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Sounds of the MetropolisThe 19th Century Popular Music Revolution in London, New York, Paris and Vienna$
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Derek B. Scott

Print publication date: 2008

Print ISBN-13: 9780195309461

Published to Oxford Scholarship Online: September 2008

DOI: 10.1093/acprof:oso/9780195309461.001.0001

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Blackface Minstrels, Black Minstrels, and Their European Reception

Blackface Minstrels, Black Minstrels, and Their European Reception

Chapter:
(p.144) 6 Blackface Minstrels, Black Minstrels, and Their European Reception
Source:
Sounds of the Metropolis
Author(s):

Derek B. Scott

Publisher:
Oxford University Press
DOI:10.1093/acprof:oso/9780195309461.003.0006

This chapter explores the reception of black and blackface minstrelsy outside of the USA. Europeans first acquired knowledge of the music-making of African Americans through the distorting medium of blackface minstrelsy. The reaction to the early minstrel troupes in the 1840s, however, was not one of uniform praise in Britain and often entailed some unease. To win approval, blackface performers stressed the wholesomeness of their entertainment. The Ethiopian Serenaders made their first London appearance at the prestigious Hanover Square Rooms, and their status was assured when they were invited to perform before Queen Victoria. Although blackface minstrels did appeal to British working-class audiences, the big London troupes always had a bourgeois audience more firmly in their sights, thus leaving a cultural space to be occupied by music hall. In contrast, minstrelsy remained the most popular form of urban working-class entertainment in America until the rise of vaudeville in the 1880s.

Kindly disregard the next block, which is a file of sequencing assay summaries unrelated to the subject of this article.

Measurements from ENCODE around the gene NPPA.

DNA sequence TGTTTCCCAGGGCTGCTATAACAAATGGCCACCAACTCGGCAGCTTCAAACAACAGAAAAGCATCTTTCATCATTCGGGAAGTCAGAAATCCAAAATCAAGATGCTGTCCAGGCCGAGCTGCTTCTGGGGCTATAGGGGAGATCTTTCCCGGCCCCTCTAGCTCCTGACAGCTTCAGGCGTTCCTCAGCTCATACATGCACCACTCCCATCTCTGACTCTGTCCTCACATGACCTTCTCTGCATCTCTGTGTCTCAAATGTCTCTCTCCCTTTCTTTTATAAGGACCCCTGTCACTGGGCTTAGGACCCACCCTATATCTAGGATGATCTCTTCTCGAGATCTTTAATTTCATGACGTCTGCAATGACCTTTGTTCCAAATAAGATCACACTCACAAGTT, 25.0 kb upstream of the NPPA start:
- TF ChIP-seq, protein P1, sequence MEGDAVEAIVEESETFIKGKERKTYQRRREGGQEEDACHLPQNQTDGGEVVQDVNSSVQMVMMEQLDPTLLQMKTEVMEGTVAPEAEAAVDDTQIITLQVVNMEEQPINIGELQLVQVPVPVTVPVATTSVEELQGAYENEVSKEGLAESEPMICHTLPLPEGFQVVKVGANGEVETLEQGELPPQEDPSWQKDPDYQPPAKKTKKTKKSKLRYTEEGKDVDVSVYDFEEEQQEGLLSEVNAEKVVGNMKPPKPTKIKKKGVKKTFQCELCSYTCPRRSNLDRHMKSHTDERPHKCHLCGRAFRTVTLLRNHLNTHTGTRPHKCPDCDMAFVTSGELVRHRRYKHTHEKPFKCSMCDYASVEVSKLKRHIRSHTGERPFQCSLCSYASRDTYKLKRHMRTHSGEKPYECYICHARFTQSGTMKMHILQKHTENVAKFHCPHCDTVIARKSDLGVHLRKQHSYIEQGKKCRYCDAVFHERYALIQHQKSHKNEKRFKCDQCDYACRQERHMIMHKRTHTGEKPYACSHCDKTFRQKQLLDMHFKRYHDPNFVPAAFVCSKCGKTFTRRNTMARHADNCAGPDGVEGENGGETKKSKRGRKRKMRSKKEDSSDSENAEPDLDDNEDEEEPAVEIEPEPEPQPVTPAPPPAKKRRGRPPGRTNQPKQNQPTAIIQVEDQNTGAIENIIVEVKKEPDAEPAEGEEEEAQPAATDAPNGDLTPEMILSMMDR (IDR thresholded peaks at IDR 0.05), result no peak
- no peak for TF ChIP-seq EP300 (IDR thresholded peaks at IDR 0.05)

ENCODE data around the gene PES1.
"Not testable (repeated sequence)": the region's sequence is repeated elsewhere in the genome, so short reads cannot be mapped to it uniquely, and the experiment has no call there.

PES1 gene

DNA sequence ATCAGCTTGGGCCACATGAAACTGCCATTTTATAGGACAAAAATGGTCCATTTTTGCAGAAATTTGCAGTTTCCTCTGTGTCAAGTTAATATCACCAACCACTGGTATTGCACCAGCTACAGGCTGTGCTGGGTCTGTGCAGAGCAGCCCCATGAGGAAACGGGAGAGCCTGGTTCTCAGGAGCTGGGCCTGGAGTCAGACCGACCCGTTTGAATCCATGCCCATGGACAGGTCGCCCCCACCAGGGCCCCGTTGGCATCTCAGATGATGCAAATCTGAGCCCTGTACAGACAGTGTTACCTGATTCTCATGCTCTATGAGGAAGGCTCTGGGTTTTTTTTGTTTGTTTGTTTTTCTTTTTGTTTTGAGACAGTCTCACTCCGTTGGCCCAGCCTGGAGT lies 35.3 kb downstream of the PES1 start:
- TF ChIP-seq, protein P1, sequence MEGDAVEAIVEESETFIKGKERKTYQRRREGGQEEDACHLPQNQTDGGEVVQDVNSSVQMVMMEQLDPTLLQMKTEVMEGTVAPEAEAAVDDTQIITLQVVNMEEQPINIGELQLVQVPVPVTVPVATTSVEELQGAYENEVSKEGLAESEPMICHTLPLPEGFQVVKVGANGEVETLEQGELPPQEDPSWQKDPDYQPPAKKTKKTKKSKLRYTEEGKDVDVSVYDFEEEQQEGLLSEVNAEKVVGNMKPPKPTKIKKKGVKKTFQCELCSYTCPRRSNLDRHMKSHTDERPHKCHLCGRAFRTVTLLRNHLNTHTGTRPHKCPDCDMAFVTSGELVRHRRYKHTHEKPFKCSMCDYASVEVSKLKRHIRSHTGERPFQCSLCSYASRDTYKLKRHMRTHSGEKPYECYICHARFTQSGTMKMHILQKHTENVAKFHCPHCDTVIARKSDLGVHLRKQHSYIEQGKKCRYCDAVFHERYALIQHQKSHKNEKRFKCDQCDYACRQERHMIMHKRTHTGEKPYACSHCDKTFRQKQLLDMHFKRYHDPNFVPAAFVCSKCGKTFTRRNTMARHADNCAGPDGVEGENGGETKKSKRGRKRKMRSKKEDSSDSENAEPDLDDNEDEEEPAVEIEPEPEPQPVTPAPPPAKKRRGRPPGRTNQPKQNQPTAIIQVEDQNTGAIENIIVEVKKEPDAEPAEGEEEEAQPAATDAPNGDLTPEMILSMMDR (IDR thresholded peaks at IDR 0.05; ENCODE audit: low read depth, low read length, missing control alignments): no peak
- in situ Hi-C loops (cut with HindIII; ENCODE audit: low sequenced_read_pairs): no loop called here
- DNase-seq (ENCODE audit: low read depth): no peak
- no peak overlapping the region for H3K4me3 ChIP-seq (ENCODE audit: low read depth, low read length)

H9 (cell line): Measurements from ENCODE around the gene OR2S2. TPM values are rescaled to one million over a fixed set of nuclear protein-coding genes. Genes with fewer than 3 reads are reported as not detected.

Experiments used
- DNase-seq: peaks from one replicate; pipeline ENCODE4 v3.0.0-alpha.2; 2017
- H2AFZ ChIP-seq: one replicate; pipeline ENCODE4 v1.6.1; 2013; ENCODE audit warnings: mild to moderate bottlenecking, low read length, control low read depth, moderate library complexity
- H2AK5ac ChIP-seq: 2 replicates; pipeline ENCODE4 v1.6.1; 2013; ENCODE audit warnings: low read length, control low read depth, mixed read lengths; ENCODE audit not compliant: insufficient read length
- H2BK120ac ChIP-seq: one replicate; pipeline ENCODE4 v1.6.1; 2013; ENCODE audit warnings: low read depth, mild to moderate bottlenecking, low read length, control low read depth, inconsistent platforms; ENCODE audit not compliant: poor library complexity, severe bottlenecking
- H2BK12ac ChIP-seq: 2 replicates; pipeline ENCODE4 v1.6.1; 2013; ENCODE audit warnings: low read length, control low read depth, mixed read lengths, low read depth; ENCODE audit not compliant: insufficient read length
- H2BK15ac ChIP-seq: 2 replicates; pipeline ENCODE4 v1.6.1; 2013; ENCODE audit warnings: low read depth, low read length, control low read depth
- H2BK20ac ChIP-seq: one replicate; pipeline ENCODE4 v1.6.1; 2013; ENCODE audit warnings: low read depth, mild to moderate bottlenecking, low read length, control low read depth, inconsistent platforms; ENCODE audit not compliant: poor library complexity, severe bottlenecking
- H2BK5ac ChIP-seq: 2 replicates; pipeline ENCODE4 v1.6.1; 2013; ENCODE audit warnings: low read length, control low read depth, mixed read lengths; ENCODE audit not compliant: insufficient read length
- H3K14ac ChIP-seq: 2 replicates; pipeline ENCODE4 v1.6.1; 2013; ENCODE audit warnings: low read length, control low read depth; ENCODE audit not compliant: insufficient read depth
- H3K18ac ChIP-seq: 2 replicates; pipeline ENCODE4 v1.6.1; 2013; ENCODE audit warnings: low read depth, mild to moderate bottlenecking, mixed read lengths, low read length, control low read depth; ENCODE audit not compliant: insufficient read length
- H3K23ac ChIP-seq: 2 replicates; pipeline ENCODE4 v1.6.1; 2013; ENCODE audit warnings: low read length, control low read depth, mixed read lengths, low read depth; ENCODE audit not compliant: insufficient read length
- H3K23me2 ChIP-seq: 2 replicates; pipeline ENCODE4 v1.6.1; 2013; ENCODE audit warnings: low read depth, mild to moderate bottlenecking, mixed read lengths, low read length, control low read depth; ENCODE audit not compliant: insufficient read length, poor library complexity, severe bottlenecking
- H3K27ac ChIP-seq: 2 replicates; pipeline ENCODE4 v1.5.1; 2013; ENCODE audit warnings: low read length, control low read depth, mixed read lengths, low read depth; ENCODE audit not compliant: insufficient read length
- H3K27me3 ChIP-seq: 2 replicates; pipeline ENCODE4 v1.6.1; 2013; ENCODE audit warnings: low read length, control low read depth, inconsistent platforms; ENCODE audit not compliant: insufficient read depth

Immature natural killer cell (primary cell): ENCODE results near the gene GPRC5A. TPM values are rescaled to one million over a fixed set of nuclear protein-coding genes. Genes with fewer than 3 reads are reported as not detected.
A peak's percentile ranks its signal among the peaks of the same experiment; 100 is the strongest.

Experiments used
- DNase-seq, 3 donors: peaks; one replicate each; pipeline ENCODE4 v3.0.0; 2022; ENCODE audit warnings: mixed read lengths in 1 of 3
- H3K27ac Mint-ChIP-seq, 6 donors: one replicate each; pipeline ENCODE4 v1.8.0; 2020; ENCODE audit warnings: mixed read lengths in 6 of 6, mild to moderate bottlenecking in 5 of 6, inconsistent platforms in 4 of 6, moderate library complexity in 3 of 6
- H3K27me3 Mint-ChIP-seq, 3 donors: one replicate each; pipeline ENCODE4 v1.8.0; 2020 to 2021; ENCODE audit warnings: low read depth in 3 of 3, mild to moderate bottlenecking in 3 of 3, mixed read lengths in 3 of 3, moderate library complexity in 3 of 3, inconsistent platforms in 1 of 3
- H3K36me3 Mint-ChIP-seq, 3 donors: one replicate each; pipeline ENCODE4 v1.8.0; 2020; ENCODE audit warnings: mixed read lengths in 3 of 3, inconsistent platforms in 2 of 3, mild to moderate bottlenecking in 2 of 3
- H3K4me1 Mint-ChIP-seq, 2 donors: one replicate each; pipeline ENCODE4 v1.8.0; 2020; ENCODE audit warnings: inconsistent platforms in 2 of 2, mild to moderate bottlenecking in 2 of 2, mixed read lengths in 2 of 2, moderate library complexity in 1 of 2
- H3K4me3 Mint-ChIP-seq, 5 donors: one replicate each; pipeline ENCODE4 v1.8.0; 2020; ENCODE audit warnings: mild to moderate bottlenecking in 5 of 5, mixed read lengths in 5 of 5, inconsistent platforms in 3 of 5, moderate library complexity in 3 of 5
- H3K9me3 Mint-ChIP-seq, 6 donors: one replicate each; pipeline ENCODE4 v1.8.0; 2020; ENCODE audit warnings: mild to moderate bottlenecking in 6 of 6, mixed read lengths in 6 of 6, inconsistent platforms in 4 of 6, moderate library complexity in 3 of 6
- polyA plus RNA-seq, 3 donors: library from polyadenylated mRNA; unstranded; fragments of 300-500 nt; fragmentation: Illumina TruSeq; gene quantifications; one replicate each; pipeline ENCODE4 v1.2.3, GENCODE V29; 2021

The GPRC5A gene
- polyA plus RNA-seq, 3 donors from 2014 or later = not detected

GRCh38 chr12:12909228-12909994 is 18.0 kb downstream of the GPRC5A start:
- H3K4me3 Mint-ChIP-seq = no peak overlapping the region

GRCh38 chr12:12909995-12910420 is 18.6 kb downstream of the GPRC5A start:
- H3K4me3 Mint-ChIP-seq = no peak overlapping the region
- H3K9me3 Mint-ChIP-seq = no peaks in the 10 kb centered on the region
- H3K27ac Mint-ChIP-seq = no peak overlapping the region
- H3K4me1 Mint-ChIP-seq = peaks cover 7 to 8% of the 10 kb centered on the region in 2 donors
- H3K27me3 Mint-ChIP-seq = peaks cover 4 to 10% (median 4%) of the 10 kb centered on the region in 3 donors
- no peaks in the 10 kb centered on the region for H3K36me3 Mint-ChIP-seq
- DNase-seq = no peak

Keywords:   banjo, Christy minstrels, Britain, Hanover Square Rooms, London, Ethiopian Serenaders

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